"There's nothing wrong with the idea; the problem is the money," Charles A. Gargano, chairman of the Javits Development Corporation, said of the Newman proposal. "We want to move forward as quickly as possible with the northern expansion."
Amanda M. Burden, chairwoman of the City Planning Commission, said her office had worked up several different site plans for the West Side, although she was not ready to unveil them. Speaking generally, she said she was considering an expansion of the Javits over the railyard on the west side of 11th Avenue in combination with a mix of office space, housing and cultural space that would provide a catalyst for development. But she said any plan must provide the Metropolitan Transportation Authority with money for the railyards, while remaining consistent with the city's rezoning and financial plan for the West Side.

Tourism executives favor pushing forward with the current expansion plan, but they also want still more exhibition space for the Javits, which they say currently ranks as the 18th largest convention center in the country. They say that a bigger hall would allow the city to compete for conventions that now go to Chicago, Las Vegas or Orlando because the Javits is too small.
"We like any idea that affords us more space for the Javits," said Cristyne L. Nicholas, president of NYC & Company, the city's convention and visitors bureau. "We should be looking at the railyards as a natural extension of the Javits. Even after we get the expansion of the north, the Javits still won't be the size we need."
But Robert Boyle, who runs the Javits Center, said that the Javits had to avoid getting too large, given that every large and medium-sized city in the country has been expanding its space even as the number and size of trade shows has declined. The Javits could end up with more than it needs, Mr. Boyle said.
Under the second proposal quietly circulating, the developer Douglas Durst has been working with the architects Meta Brunzema and Fox & Fowle on a proposal that would extend the Javits south - rather than north - but only over the railyard on the west side of 11th Avenue. Mr. Durst argued that there is still time to consider alternatives because there is a budget but no architectural plan for the expansion of the Javits.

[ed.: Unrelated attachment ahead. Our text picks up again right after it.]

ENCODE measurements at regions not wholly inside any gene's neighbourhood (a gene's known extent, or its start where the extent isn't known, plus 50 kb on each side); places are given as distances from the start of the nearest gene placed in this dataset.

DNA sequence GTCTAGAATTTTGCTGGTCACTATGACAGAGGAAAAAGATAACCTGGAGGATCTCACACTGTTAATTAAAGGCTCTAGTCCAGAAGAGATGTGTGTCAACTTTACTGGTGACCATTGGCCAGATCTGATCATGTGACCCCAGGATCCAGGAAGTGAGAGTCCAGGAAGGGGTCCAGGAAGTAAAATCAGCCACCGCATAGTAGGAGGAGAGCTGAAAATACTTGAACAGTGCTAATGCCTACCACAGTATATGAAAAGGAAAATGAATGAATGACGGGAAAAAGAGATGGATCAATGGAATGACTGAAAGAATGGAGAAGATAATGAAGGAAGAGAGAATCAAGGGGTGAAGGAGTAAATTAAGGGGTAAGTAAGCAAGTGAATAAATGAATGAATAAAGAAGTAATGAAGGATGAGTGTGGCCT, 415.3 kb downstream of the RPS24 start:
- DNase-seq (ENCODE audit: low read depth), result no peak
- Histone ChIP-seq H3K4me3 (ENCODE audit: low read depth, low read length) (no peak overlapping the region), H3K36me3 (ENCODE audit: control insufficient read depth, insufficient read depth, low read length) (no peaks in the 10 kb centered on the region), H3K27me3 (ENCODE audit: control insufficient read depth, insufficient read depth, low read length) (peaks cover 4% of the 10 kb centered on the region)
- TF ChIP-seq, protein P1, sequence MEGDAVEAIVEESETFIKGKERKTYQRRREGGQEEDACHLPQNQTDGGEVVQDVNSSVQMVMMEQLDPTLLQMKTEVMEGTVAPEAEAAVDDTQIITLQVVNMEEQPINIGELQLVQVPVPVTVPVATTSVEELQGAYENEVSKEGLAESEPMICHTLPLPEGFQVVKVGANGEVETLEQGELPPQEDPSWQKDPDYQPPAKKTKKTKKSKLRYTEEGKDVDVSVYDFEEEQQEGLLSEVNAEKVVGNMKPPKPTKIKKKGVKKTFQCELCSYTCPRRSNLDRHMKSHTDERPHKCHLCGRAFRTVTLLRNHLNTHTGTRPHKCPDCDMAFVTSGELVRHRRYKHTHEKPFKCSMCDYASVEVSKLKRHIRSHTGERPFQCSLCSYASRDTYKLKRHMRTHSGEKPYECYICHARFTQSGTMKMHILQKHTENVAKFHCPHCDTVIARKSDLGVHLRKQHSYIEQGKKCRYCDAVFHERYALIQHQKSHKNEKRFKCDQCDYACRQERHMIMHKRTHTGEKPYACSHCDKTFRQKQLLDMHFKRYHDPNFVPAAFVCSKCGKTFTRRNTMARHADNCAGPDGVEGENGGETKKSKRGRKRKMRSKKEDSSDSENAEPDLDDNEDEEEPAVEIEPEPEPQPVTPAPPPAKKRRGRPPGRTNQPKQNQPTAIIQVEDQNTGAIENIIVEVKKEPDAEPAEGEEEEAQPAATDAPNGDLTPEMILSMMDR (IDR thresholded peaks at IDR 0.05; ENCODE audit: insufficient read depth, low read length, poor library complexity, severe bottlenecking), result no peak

His proposal would allow the Javits to expand to 1.3 million square feet, the same size as the two-phase expansion to the north. It calls for four towers - a hotel, two office buildings and an apartment house - to be built at the four corners of the convention center, a 10-acre park atop the center, and a tree-lined promenade along 39th Street, linking the neighborhood to the river and the ferry terminal.
Mr. Durst is also interested in buying the 13-acre railyard on the east side of 11th Avenue when the M.T.A. puts it up for auction.

"You need to think about the east and west railyards as a single opportunity," said Anna Levin, co-chairwoman of Community Board 4's land use committee. "The potential in either the Durst plan or the Newman plan is clearly worth considering."
The Municipal Art Society agrees with Ms. Levin, although its own proposal calls for expanding the existing Javits Center to the west, over the West Side Highway. Any expansion to the north, Mr. Barwick said, would extend the barrier between the city and the water and the new ferry terminal at 39th Street.
Mr. Barwick also favors establishing a three-block corridor along 32nd Street from the west end of the central post office on Ninth Avenue, which would be transformed into the Moynihan rail station, to the waterfront, with a parklike strip lined by commercial towers. Developers will be attracted to the area, he said, with or without the proposed $2 billion extension of the No. 7 subway line from Times Square to 34th Street and 11th Avenue, because of its proximity to the city's busiest transportation hub.

"Expanding to the south, onto the yards, would produce as big a convention center as we need," said Mr. Katz, a developer who owns three development parcels on the West Side. "It should be studied before the option disappears."